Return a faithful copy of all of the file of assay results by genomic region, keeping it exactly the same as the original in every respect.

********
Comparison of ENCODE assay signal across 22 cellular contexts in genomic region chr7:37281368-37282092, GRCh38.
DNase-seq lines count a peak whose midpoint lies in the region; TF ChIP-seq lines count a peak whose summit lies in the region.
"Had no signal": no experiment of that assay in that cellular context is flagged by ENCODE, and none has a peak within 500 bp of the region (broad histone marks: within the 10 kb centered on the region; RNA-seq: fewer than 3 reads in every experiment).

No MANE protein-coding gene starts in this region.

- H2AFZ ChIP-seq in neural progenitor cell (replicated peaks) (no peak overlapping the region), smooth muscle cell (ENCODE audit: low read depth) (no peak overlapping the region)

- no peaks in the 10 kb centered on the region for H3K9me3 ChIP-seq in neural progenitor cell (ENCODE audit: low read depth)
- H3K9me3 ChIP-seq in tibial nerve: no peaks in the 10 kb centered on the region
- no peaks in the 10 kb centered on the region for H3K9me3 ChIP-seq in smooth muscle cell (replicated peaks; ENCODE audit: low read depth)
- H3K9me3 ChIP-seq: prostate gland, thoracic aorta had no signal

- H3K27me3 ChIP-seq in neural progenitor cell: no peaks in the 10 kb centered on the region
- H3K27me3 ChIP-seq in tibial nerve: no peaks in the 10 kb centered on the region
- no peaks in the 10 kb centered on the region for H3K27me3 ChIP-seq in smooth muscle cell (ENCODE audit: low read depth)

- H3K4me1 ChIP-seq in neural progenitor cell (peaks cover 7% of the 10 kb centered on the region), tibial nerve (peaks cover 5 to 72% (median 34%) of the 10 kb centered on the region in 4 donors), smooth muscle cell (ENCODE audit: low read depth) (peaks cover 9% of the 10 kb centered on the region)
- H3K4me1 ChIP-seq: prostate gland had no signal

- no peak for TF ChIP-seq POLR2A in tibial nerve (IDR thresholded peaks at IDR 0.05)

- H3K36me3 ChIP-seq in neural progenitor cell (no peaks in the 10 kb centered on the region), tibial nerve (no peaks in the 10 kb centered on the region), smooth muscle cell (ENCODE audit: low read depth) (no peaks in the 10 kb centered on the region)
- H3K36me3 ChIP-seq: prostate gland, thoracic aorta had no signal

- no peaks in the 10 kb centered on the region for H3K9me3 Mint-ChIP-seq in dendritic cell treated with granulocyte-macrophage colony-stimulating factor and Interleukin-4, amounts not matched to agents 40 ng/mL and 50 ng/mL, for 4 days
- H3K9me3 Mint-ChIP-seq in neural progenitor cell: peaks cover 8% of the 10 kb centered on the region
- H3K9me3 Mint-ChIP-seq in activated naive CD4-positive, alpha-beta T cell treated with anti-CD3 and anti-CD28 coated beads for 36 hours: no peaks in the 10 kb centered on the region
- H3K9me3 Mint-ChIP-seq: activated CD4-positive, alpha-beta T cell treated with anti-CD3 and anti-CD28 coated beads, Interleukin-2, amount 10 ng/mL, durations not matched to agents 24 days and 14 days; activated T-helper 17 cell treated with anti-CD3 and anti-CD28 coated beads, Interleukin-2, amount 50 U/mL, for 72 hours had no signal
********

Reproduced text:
Comparison of ENCODE assay signal across 22 cellular contexts in genomic region chr7:37281368-37282092, GRCh38.
DNase-seq lines count a peak whose midpoint lies in the region; TF ChIP-seq lines count a peak whose summit lies in the region.
"Had no signal": no experiment of that assay in that cellular context is flagged by ENCODE, and none has a peak within 500 bp of the region (broad histone marks: within the 10 kb centered on the region; RNA-seq: fewer than 3 reads in every experiment).

No MANE protein-coding gene starts in this region.

- H2AFZ ChIP-seq in neural progenitor cell (replicated peaks) (no peak overlapping the region), smooth muscle cell (ENCODE audit: low read depth) (no peak overlapping the region)

- no peaks in the 10 kb centered on the region for H3K9me3 ChIP-seq in neural progenitor cell (ENCODE audit: low read depth)
- H3K9me3 ChIP-seq in tibial nerve: no peaks in the 10 kb centered on the region
- no peaks in the 10 kb centered on the region for H3K9me3 ChIP-seq in smooth muscle cell (replicated peaks; ENCODE audit: low read depth)
- H3K9me3 ChIP-seq: prostate gland, thoracic aorta had no signal

- H3K27me3 ChIP-seq in neural progenitor cell: no peaks in the 10 kb centered on the region
- H3K27me3 ChIP-seq in tibial nerve: no peaks in the 10 kb centered on the region
- no peaks in the 10 kb centered on the region for H3K27me3 ChIP-seq in smooth muscle cell (ENCODE audit: low read depth)

- H3K4me1 ChIP-seq in neural progenitor cell (peaks cover 7% of the 10 kb centered on the region), tibial nerve (peaks cover 5 to 72% (median 34%) of the 10 kb centered on the region in 4 donors), smooth muscle cell (ENCODE audit: low read depth) (peaks cover 9% of the 10 kb centered on the region)
- H3K4me1 ChIP-seq: prostate gland had no signal

- no peak for TF ChIP-seq POLR2A in tibial nerve (IDR thresholded peaks at IDR 0.05)

- H3K36me3 ChIP-seq in neural progenitor cell (no peaks in the 10 kb centered on the region), tibial nerve (no peaks in the 10 kb centered on the region), smooth muscle cell (ENCODE audit: low read depth) (no peaks in the 10 kb centered on the region)
- H3K36me3 ChIP-seq: prostate gland, thoracic aorta had no signal

- no peaks in the 10 kb centered on the region for H3K9me3 Mint-ChIP-seq in dendritic cell treated with granulocyte-macrophage colony-stimulating factor and Interleukin-4, amounts not matched to agents 40 ng/mL and 50 ng/mL, for 4 days
- H3K9me3 Mint-ChIP-seq in neural progenitor cell: peaks cover 8% of the 10 kb centered on the region
- H3K9me3 Mint-ChIP-seq in activated naive CD4-positive, alpha-beta T cell treated with anti-CD3 and anti-CD28 coated beads for 36 hours: no peaks in the 10 kb centered on the region
- H3K9me3 Mint-ChIP-seq: activated CD4-positive, alpha-beta T cell treated with anti-CD3 and anti-CD28 coated beads, Interleukin-2, amount 10 ng/mL, durations not matched to agents 24 days and 14 days; activated T-helper 17 cell treated with anti-CD3 and anti-CD28 coated beads, Interleukin-2, amount 50 U/mL, for 72 hours had no signal